“Kate’s Closet was started as a way to give women on campus and in the community an affordable alternative to shopping for interview clothing, an expense that may be out of reach for many students, especially women,” Dr. Kim Nielsen, interim director of the Catharine S. Eberly Center for Women, said. “With the help of our community advisory board, we have been able to offer current clothing and trained volunteers to help our students find the best fit and look at no cost to them.”

“The timing is perfect for our summer job and internship fair, Jobfest on March 19,” Drouillard said. “Students have time to make an appointment with the clothing closets to get their business casual look together. First impressions mean a lot; that means being ready with a resumé, which Career Services can help you review, and a polished, professional look.”

Both closets are welcoming, inclusive spaces and are LGBTQA+ friendly.

Students who need menswear should go to the Professional Men’s Closet website or call 419.530.4341 to request an appointment.

If women’s styles are what you need, call the Eberly Center at 419.530.8570 to set up an appointment.

After your wardrobe is set, plan to attend the Job Fair Prep & Networking Night Tuesday, March 12, from 6 to 8 p.m. in the Thompson Student Union Ingman Room. Career Services and the UT Alumni Association will offer tips and facilitate networking.

Students who need assistance with their resumés or Jobfest strategies should go to Career Services, located in Thompson Student Union Room 1533. Undergraduate drop-in hours are Monday, Thursday and Friday from 10 a.m. to 5 p.m., and Tuesday and Wednesday from 10 a.m. to 6 p.m.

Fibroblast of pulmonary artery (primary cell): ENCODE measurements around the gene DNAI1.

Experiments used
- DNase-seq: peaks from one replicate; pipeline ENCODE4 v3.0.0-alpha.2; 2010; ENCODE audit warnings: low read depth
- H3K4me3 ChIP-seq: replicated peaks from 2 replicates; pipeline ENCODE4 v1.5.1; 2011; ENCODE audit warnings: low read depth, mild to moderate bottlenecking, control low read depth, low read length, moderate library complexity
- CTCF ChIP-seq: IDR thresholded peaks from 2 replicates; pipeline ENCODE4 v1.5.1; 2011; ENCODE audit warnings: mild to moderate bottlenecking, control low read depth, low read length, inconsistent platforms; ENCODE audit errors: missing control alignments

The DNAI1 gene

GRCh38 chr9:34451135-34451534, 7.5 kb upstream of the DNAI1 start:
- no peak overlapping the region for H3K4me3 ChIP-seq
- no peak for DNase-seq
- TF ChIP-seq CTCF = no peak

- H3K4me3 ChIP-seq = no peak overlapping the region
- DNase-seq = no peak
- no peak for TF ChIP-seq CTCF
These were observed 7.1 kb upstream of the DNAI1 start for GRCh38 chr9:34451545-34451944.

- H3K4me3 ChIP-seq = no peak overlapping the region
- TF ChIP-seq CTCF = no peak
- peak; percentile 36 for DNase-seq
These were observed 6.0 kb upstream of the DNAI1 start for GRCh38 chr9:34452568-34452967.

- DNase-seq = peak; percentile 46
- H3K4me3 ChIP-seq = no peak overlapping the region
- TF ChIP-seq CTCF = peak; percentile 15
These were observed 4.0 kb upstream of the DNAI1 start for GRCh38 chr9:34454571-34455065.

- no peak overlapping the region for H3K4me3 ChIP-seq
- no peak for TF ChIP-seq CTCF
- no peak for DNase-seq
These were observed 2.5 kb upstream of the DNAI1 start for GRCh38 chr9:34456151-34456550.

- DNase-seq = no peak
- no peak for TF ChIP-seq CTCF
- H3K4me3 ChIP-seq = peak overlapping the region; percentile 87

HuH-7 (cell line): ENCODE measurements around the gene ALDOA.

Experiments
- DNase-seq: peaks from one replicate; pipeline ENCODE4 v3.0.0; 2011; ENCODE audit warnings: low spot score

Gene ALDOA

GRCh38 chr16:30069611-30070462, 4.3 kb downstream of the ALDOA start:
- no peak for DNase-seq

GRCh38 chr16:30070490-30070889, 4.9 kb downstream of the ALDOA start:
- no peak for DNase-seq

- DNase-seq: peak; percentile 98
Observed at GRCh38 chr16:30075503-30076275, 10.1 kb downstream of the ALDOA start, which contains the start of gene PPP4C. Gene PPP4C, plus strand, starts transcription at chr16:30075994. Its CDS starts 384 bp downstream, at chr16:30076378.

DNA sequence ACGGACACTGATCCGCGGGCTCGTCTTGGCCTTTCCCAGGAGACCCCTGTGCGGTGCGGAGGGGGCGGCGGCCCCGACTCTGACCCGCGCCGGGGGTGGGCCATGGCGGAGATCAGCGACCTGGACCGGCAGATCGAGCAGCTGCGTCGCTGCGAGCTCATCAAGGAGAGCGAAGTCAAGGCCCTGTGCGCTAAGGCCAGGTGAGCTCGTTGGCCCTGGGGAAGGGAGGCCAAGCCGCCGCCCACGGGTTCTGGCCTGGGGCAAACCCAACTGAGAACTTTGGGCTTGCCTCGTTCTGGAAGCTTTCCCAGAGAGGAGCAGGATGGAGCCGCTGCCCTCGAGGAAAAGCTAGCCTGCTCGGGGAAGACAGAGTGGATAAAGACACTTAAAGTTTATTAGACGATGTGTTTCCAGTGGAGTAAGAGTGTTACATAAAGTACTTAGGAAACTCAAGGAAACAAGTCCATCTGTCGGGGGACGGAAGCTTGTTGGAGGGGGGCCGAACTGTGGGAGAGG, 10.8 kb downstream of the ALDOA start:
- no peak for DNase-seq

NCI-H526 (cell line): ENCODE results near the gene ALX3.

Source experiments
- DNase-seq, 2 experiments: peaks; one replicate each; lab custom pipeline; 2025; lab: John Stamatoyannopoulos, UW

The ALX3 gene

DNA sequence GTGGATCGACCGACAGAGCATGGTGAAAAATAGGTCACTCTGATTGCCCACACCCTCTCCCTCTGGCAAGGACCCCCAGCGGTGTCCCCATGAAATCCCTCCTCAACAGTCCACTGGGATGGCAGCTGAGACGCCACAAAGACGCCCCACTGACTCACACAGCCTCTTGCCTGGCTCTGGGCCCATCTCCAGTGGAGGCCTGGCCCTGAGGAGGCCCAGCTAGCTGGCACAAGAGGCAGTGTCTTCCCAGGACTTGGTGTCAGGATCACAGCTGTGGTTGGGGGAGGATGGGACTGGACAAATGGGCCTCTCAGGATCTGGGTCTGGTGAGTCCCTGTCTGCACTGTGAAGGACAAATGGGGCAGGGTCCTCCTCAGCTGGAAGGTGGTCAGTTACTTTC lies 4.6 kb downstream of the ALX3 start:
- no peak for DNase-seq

For more information, contact Career Services at 419.530.4341.

Rocket fans: Score a deal on tickets for basketball regular-season games

The Toledo men’s and women’s basketball programs will provide a ticket special to Rocket fans for three games over the course of the next two weeks.

With the regular season quickly coming to a close, fans can sit in the upper east or bleacher seats of Savage Arena for $7, which includes parking, for men’s contests vs. Western Michigan Tuesday, March 5, and Eastern Michigan Friday, March 8. Both games will start at 7 p.m.

For the women, general admission tickets are available for $7, which includes parking, for a game vs. Northern Illinois Saturday, March 2. Tipoff will be at 2 p.m.

Tickets will increase to full price on the day of the game.

To purchase tickets, stop by the Athletic Ticket Office in Savage Arena, go to the Toledo Rockets website, or call 419.530.GOLD (4653). University students are admitted free with ID.

South Dining Hall closed Feb. 26

Due to a water line break, the South Dining Hall in the Thompson Student Union will be closed Tuesday, Feb. 26.

Crews are working to identify and fix the issue.